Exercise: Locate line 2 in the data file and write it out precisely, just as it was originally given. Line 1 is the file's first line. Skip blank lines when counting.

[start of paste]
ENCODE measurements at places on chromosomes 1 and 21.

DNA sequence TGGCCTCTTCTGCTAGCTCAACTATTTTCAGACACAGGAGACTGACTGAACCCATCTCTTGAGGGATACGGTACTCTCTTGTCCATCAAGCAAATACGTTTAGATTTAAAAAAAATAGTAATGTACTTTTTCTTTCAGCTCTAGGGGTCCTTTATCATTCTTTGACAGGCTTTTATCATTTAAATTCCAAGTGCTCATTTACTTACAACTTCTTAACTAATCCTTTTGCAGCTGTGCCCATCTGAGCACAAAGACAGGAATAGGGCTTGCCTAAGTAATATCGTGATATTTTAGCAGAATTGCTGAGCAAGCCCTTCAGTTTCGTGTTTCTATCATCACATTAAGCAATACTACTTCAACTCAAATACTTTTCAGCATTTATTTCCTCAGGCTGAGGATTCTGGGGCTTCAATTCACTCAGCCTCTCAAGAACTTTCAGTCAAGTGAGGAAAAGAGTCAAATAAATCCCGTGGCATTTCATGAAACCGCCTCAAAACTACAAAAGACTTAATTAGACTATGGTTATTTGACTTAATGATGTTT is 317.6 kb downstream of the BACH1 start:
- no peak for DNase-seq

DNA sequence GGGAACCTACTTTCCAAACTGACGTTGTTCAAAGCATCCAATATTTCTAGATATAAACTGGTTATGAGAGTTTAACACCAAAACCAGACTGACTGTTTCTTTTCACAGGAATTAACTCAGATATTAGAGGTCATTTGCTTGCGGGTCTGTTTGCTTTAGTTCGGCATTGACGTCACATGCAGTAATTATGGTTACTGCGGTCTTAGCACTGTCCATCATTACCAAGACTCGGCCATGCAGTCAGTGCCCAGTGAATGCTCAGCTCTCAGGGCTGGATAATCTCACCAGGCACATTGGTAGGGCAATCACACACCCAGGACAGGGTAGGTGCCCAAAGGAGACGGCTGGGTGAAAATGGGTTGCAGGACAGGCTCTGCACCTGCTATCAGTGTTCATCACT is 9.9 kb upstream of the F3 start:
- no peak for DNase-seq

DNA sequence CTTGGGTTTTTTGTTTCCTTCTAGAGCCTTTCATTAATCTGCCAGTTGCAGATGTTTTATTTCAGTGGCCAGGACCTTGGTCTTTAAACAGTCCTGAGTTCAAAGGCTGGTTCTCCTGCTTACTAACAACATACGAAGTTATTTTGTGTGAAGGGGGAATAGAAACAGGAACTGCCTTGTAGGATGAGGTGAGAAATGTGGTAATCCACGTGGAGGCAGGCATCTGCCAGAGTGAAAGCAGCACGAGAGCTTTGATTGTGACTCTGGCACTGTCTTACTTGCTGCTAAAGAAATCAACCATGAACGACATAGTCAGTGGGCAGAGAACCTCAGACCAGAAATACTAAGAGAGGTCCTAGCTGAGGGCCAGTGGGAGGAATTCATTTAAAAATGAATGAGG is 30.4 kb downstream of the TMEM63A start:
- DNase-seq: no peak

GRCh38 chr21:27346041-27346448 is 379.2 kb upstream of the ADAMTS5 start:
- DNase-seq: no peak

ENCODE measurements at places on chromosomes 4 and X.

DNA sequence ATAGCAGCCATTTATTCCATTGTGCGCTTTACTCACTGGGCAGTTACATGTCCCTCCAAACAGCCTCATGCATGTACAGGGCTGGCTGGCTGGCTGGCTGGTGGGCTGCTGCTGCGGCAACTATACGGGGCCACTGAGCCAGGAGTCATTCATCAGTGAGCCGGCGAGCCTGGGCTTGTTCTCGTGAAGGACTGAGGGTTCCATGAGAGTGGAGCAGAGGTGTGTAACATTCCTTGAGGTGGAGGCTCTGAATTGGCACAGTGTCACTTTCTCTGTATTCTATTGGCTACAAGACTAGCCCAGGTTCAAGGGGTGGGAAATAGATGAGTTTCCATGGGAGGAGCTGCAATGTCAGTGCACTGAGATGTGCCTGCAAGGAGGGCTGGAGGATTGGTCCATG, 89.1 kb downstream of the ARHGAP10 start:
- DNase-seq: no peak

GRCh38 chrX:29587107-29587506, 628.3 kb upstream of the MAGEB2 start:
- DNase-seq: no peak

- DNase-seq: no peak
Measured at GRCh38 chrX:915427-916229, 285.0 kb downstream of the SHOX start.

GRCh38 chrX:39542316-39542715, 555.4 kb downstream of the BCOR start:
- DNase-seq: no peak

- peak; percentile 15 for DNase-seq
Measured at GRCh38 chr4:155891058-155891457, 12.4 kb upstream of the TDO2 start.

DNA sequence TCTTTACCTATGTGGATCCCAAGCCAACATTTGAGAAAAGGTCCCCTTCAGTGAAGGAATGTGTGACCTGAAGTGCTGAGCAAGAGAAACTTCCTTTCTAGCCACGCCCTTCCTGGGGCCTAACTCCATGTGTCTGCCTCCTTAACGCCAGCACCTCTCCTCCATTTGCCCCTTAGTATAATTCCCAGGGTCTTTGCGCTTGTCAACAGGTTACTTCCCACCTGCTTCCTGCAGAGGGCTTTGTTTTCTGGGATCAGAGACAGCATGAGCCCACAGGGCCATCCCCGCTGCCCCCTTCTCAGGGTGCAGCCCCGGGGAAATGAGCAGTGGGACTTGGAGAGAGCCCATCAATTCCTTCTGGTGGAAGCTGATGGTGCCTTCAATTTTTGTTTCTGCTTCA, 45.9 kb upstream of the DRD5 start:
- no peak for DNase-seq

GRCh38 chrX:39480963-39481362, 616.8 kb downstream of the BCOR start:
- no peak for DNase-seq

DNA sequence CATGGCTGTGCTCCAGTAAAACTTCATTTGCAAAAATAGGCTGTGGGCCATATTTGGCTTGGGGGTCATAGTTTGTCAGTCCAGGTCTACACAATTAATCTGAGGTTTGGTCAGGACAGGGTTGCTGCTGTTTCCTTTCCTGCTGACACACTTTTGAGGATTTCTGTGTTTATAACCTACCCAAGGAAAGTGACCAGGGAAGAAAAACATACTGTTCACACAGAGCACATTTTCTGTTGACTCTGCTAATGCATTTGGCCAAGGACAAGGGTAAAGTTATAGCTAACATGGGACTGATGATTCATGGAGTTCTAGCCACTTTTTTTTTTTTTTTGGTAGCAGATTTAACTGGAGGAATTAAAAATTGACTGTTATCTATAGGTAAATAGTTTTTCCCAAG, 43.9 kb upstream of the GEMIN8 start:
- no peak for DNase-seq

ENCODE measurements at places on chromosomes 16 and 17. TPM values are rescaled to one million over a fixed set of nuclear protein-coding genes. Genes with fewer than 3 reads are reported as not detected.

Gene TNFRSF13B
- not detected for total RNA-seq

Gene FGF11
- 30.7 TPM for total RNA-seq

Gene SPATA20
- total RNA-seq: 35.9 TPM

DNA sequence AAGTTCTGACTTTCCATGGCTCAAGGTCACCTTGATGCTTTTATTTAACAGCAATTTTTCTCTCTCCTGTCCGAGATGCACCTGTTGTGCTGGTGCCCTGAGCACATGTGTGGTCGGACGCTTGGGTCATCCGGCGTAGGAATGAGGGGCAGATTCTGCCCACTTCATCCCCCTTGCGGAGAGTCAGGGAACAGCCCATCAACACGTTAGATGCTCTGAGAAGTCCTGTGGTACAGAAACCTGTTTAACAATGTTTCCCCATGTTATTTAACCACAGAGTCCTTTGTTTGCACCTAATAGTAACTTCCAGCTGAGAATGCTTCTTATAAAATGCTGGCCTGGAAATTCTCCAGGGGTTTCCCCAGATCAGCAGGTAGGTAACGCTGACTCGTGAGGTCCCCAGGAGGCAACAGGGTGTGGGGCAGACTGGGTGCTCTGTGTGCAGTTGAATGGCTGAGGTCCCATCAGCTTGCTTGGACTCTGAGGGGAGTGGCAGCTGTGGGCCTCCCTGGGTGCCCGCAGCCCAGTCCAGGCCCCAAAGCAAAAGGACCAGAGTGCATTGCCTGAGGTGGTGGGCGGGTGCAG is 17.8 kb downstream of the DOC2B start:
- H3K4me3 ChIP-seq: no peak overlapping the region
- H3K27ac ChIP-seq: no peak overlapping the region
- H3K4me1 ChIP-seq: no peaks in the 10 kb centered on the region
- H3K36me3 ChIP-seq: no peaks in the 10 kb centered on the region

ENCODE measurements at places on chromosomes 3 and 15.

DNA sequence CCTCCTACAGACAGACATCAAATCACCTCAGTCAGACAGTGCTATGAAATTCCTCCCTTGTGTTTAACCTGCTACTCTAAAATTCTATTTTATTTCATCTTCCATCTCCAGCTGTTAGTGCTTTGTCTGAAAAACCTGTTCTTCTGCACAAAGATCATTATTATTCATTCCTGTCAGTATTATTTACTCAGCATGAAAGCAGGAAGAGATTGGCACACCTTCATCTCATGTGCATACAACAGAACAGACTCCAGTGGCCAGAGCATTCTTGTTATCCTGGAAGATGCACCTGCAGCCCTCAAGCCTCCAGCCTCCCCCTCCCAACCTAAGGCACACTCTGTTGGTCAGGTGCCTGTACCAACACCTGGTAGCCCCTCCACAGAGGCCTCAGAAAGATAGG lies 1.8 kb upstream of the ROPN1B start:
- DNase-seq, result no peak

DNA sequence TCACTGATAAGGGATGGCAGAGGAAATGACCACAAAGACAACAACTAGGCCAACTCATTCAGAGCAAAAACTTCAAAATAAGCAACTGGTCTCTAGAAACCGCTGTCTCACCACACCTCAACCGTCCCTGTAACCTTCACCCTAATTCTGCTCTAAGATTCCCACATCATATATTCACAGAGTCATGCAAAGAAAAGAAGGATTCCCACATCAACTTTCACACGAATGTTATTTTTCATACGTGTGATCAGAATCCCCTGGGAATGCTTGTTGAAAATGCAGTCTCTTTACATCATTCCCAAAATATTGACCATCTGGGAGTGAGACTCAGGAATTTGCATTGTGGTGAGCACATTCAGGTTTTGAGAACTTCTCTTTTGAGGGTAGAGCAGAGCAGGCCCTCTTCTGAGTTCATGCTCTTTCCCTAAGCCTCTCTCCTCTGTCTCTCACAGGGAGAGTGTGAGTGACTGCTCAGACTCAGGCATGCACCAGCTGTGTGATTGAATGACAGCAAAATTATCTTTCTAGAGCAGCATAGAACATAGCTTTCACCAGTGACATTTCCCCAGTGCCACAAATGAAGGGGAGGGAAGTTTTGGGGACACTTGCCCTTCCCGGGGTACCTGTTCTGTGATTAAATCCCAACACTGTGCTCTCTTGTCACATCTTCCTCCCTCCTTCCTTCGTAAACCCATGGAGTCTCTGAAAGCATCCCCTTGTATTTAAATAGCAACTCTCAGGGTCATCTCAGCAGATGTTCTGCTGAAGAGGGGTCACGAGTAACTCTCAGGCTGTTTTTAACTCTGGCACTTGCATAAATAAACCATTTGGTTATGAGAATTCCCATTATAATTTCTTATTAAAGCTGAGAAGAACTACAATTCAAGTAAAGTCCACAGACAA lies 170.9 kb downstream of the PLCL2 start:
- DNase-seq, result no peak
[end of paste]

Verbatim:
DNA sequence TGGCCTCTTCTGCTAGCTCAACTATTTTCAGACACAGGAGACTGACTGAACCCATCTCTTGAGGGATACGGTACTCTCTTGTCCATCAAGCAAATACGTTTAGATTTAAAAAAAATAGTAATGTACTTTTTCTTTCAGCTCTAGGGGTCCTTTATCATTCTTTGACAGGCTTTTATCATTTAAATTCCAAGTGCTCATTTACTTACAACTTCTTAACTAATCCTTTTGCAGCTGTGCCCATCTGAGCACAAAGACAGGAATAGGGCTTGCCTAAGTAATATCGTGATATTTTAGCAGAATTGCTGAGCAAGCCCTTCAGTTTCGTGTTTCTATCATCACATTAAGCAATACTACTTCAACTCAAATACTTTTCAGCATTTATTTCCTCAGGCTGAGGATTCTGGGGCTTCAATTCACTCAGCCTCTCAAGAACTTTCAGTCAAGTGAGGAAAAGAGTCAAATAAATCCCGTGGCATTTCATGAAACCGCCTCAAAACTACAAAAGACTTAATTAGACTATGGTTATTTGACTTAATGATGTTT is 317.6 kb downstream of the BACH1 start: